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Microsoft Research’s Chief Research Officer delivers a promising speech recognition keynote that reveals the company’s advanced translation technology.
Human language is highly complex. Different accents, pronunciations, idioms, slang, grammar exceptions and patterns—all these things make it virtually impossible for a machine to translate accurately until now. Understanding that every human speaks differently even when they utter the same word in a different situation or context, Microsoft Research has developed a sophisticated program that can detect the nuances in the human language as it’s spoken and convert it in real-time to the language of choice. After compiling research and data of various speech patterns around the world, the software demonstrates miraculous progress in these programs.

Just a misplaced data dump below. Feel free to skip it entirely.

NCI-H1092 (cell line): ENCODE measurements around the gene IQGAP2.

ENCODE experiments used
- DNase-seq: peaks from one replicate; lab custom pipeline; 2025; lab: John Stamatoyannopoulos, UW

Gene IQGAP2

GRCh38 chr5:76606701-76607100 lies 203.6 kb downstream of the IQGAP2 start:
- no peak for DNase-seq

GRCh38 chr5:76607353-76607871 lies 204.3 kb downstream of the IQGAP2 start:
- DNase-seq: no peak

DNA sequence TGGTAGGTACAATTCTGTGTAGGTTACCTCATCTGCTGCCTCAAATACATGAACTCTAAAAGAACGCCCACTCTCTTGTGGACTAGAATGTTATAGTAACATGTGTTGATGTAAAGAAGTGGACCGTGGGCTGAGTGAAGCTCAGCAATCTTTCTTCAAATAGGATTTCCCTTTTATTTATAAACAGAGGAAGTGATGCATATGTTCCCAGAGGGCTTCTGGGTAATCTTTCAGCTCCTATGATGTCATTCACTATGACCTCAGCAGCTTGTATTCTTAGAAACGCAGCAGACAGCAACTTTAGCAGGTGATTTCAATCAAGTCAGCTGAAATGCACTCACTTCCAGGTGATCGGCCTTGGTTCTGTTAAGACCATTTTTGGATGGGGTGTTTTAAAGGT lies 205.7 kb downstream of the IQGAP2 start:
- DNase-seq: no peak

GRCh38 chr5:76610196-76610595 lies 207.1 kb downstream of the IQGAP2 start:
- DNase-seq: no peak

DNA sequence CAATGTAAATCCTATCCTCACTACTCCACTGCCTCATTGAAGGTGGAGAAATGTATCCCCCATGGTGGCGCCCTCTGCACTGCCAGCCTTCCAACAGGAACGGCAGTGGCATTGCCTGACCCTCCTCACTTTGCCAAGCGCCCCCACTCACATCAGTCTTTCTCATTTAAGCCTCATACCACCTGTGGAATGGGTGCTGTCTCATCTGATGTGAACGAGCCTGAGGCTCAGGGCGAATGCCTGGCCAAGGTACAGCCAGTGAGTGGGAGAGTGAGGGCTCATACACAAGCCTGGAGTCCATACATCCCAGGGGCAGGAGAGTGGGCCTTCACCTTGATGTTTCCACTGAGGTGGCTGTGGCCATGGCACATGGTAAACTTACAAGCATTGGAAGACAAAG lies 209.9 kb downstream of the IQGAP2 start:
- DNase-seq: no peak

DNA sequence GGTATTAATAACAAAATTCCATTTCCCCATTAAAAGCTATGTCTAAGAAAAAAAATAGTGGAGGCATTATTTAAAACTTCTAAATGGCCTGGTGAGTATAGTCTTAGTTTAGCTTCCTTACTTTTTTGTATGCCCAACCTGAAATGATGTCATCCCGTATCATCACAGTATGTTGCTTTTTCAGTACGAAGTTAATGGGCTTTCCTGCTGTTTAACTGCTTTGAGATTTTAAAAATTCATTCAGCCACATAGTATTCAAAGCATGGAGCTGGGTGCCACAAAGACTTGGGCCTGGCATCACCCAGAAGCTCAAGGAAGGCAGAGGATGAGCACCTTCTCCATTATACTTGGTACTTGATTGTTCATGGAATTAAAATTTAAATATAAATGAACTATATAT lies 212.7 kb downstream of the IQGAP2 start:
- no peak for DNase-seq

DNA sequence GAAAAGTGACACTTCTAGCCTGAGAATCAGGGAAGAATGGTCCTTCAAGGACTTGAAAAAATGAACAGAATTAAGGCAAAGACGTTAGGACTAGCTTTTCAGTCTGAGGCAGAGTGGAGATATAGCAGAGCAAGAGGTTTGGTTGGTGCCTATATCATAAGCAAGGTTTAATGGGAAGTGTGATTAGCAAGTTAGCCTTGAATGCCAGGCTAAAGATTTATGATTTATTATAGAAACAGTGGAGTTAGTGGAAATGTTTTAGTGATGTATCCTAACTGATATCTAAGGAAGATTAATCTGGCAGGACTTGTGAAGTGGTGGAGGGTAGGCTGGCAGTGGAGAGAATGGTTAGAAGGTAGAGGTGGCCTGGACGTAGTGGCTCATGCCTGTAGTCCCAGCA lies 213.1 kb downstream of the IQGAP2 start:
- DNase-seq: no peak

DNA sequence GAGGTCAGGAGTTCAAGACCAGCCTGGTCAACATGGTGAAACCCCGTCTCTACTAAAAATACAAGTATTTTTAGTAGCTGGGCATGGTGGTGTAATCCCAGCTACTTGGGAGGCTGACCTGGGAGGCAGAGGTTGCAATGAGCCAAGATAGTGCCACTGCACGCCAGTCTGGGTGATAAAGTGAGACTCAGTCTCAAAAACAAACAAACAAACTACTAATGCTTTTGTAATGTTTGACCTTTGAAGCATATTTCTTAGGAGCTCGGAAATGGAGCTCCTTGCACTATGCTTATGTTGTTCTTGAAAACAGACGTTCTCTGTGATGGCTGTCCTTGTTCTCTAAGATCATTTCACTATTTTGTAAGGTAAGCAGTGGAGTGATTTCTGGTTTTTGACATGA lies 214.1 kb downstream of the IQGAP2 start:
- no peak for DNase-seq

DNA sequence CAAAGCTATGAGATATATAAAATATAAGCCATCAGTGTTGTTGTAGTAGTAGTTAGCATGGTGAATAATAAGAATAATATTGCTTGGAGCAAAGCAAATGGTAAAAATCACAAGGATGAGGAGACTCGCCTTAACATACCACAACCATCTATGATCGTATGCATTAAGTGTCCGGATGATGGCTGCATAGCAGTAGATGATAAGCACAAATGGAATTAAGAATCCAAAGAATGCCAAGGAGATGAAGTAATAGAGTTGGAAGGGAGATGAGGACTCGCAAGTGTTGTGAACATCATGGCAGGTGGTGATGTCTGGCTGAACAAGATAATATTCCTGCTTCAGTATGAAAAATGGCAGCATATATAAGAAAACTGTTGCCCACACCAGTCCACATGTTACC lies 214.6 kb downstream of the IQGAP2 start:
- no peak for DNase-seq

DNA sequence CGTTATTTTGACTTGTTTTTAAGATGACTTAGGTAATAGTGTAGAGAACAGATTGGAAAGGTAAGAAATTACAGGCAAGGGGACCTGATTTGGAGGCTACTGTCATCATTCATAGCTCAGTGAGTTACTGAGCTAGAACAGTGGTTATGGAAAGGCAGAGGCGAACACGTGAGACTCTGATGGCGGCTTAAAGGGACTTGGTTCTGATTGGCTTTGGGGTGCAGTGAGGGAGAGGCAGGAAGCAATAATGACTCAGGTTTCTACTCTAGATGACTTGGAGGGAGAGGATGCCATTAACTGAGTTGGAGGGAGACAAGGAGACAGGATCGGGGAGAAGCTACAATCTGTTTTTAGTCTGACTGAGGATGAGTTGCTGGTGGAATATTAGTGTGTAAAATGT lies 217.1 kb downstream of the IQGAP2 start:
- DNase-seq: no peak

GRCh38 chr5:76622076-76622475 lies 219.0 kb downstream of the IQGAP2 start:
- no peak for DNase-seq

In Rashid’s speech recognition keynote, he gives a brief demonstration of the mechanical translator’s ability. As the software translates his presentation in real-time, audience members can see that although the interface isn’t perfect, it has come a long way since translating sites like Babylon, Bing and Google, improving the accuracy by 30%. In his final demo, the speech recognition software displays the speaker’s words in English as well as Chinese—the chosen language by Rashid—and is able to mimic his voice while delivering an accurate translation of his sentences in the Asian language.